Your body has undergone significant changes during your pregnancy, and while these are over, new changes will take place. The postpartum period, which starts right after childbirth till about eight weeks, is a time where the body begins to self-heal. Knowing what to expect can better prepare you for the physical and emotional changes that comes from post-pregnancy. A healthy, happy mother equals a healthy, happy baby!
Caesarian section (C-Section)
C-section is a surgical childbirth. You will be required to stay longer in the hospital for recovery and will feel pain and discomfort at the surgical site. It may hurt to sit up and nurse your baby so seek help from medical staff, who will also teach you how to clean and care for your incision wound upon your return home.
If you had a vaginal birth, you will either experience perineal tearing or an episiotomy (a procedure that widens the vagina opening for childbirth with a surgical cut that is then stitched with self-dissolving sutures). The wound may burn initially so use a pain relief spray prescribed by your doctor, or apply a cold compress to the area. Also, sitting on a soft cushion is recommended over an inflatable “donut” seat.
Vaginal bleeding is normal. Lochia is made up of blood, mucus and uterine tissue. As the uterus gets firmer and smaller, the amount of bleeding decreases. If you have very large clots coming out, soak a large maxi pad within an hour, develop a high fever, or if there’s a strange odour to your bleeding, seek medical treatment.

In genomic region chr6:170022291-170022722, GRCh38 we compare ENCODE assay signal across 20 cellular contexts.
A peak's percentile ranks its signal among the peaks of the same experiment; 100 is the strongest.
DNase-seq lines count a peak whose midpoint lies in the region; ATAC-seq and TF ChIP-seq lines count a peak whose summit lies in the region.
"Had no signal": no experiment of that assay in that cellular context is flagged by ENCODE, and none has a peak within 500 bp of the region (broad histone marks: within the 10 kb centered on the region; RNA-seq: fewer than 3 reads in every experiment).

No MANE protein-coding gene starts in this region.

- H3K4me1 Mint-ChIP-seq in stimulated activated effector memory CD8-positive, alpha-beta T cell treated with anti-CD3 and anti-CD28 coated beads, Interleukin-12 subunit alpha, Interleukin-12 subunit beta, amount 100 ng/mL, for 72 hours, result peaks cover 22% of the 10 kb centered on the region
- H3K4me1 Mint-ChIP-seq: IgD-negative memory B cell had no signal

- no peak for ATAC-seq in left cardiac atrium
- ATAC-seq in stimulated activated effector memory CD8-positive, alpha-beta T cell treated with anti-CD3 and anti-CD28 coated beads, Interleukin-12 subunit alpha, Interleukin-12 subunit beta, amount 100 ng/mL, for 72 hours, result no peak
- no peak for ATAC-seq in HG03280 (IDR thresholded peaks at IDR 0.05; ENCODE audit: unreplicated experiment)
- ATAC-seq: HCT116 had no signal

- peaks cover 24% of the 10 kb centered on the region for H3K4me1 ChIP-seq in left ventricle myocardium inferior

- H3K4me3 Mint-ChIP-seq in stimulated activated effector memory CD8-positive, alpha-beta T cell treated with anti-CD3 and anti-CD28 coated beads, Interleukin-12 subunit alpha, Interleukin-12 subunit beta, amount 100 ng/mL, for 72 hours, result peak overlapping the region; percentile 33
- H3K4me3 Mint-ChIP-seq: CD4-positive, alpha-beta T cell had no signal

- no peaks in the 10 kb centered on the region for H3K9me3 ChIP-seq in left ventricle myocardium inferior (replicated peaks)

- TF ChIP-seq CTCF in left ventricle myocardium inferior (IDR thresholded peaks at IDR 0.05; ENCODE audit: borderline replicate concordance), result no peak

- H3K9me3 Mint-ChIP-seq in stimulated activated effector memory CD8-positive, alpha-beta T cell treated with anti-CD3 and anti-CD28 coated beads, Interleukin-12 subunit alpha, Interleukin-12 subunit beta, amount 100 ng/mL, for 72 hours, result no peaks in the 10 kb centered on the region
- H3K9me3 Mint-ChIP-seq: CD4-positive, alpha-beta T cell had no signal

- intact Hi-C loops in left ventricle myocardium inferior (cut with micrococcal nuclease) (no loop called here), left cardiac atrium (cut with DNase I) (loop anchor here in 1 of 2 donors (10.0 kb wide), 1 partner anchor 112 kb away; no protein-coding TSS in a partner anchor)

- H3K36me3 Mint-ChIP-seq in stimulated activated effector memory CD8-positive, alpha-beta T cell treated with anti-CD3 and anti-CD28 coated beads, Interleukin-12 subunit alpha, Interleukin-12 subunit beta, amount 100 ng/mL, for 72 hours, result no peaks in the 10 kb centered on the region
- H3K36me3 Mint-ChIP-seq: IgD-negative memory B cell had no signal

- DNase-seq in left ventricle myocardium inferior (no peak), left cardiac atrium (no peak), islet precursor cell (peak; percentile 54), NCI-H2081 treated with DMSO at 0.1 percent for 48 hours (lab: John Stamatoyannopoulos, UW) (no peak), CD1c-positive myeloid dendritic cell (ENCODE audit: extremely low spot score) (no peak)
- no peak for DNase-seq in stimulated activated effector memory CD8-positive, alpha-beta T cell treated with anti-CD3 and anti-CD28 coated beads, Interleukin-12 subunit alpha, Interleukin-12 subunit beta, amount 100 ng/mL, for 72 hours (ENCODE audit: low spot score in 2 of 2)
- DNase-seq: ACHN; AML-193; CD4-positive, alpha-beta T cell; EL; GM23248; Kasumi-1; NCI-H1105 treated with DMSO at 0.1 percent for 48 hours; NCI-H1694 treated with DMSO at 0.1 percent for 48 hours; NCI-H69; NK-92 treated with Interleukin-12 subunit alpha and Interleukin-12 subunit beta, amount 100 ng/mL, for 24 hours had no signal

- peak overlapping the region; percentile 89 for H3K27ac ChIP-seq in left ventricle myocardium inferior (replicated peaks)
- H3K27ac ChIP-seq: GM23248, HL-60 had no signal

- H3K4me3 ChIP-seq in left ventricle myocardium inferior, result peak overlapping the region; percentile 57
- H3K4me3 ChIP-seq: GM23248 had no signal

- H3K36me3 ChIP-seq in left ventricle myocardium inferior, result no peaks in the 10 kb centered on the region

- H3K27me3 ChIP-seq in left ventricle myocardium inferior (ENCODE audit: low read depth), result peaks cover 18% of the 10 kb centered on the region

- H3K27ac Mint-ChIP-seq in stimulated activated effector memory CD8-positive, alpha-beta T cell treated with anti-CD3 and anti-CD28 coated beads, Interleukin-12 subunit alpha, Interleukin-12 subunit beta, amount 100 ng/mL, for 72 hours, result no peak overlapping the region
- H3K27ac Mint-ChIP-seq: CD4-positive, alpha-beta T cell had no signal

Your first few bowel movements may be uncomfortable, especially if you had perineal tear or an episiotomy. A diet of fibre and lots of water can help soften the stool for easier passage. Pour warm water over your bottom or use a sitz bath to maintain personal hygiene and relieve pain or itching.
Due to excess weight and over stretching of the pelvic floor, some women may leak urine when you cough, sneeze or laugh over the next few months as the muscles are less taut than before. Kegel exercises can help you regain control over these muscles and reduce this problem. To perform such exercises and locate these muscles, simply imagine that you are withholding the flow of your urine.
You may experience massive hair loss from about the third to four month after delivery. This is only a temporary phase due to the decrease in oestrogen level. You can experiment with a new haircut, add texture or simply boost the volume of your hair at its roots with a good volumising mousse.
Baby blues are a normal hormonal reaction. You will feel emotional and sad. Mood swings after childbirth are not uncommon but should not be ignored. There are severe forms of postpartum depression so speak to your spouse before baby is born and educate him to look out for warning signals in you. Be self-vigilant as well and don’t be hesitant or afraid to voice your concerns if you notice little or no improvement in your mood.